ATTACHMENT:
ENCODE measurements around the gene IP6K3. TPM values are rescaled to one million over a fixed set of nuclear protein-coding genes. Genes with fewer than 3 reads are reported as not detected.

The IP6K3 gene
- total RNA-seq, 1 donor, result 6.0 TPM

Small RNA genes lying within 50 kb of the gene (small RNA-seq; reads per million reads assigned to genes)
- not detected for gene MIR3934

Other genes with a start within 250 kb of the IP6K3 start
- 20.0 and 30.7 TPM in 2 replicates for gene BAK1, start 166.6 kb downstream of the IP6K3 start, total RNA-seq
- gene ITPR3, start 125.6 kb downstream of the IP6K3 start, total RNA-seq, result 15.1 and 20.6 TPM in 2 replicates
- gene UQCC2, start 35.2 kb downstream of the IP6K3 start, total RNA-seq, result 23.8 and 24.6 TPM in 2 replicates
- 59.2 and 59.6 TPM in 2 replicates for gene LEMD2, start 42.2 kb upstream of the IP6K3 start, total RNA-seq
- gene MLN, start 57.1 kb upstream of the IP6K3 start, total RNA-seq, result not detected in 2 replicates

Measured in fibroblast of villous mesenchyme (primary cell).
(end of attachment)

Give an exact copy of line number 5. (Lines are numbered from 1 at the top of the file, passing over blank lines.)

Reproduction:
- not detected for gene MIR3934